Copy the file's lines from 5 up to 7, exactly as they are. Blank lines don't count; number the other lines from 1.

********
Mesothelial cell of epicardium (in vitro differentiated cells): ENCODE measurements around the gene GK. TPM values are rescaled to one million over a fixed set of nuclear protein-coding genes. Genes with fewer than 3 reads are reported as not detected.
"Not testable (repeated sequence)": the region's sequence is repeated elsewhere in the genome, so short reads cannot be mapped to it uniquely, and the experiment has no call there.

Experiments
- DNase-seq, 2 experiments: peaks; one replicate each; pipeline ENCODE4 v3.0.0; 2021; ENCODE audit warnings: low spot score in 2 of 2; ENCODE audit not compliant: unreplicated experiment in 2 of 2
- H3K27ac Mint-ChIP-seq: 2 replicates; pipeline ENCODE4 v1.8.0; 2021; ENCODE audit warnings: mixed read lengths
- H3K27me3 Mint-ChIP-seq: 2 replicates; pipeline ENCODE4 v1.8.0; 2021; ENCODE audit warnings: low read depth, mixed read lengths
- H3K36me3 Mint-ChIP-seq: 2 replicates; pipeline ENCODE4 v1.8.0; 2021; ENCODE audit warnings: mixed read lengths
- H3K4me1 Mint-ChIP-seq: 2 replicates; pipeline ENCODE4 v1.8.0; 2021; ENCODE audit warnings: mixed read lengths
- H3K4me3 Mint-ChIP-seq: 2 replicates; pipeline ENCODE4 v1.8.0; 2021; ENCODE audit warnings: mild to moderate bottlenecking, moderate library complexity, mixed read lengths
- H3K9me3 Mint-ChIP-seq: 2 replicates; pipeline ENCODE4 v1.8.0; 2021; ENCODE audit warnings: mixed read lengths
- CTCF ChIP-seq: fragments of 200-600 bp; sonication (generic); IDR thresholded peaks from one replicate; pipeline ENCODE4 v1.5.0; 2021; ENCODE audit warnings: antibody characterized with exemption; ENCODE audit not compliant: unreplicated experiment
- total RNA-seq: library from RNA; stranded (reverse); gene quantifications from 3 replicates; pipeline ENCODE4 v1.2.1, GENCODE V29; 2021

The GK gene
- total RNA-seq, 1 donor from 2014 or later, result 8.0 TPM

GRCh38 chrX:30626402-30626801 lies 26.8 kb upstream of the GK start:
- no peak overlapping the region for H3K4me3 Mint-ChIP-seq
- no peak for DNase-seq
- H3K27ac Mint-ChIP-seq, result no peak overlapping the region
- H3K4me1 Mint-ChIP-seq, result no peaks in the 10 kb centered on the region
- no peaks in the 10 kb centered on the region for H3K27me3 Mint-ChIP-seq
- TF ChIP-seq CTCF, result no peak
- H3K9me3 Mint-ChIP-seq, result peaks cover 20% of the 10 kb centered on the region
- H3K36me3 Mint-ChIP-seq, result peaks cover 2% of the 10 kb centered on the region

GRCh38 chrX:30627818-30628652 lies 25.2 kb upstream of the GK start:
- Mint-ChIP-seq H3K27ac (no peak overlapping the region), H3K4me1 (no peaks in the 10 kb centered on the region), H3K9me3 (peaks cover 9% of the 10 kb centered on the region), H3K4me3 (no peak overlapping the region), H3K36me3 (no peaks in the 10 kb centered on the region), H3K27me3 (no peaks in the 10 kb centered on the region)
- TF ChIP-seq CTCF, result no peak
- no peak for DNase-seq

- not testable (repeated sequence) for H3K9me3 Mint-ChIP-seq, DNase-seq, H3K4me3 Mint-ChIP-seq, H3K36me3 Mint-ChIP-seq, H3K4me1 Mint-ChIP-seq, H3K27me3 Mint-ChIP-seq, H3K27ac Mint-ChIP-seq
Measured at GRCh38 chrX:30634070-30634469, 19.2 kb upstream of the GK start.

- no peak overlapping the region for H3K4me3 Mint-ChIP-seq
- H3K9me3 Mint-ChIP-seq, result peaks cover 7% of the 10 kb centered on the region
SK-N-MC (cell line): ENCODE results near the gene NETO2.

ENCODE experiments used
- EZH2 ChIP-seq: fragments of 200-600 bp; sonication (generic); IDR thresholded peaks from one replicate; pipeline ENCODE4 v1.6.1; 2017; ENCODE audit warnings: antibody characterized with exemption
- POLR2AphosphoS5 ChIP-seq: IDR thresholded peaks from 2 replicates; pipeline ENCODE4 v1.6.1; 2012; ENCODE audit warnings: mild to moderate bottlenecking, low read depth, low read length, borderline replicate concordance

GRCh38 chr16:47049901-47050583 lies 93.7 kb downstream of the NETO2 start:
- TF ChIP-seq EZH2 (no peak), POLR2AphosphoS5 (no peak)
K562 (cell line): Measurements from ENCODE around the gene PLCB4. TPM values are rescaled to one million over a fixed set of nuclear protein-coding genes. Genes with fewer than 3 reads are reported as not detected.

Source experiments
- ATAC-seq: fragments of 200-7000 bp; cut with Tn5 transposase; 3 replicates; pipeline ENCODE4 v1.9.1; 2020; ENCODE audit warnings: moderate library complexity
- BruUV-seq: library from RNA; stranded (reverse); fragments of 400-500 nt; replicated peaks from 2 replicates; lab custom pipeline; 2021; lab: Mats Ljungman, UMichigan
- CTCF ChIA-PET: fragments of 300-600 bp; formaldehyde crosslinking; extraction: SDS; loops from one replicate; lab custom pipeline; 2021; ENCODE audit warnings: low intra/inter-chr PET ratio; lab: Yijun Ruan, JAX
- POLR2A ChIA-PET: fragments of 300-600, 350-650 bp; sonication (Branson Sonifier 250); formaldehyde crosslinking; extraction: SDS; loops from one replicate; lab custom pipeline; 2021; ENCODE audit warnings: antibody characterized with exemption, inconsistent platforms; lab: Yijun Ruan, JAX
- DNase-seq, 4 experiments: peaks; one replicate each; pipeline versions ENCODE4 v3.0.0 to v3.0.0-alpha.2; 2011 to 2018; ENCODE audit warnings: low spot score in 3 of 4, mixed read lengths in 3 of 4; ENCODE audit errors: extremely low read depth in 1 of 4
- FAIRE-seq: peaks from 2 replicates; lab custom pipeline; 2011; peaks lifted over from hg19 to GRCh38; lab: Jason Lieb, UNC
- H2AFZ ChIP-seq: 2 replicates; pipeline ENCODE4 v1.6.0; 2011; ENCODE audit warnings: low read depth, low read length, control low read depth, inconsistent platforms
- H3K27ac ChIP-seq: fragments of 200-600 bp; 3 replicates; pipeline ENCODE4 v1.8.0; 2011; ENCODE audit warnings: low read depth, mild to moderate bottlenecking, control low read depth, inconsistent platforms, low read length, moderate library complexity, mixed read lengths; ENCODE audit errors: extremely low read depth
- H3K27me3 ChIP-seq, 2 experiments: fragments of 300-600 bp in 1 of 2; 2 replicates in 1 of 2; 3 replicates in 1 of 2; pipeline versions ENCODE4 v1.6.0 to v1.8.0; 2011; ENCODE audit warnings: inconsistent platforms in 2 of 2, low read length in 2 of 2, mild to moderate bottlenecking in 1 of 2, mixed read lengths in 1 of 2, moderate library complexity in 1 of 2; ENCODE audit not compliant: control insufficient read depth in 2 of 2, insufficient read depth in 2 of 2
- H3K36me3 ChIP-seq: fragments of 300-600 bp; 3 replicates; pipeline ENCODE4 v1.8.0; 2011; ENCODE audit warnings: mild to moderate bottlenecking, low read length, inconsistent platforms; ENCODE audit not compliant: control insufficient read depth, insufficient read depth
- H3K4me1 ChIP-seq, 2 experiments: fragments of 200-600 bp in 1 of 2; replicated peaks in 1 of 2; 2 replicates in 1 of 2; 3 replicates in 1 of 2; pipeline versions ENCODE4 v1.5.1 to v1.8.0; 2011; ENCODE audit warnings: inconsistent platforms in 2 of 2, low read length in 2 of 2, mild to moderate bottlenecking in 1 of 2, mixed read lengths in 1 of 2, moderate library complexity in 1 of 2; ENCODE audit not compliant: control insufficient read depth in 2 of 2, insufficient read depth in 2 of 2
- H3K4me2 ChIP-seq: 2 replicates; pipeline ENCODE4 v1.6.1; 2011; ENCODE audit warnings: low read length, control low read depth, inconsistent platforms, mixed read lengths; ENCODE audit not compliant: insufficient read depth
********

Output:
- H3K27ac Mint-ChIP-seq: 2 replicates; pipeline ENCODE4 v1.8.0; 2021; ENCODE audit warnings: mixed read lengths
- H3K27me3 Mint-ChIP-seq: 2 replicates; pipeline ENCODE4 v1.8.0; 2021; ENCODE audit warnings: low read depth, mixed read lengths
- H3K36me3 Mint-ChIP-seq: 2 replicates; pipeline ENCODE4 v1.8.0; 2021; ENCODE audit warnings: mixed read lengths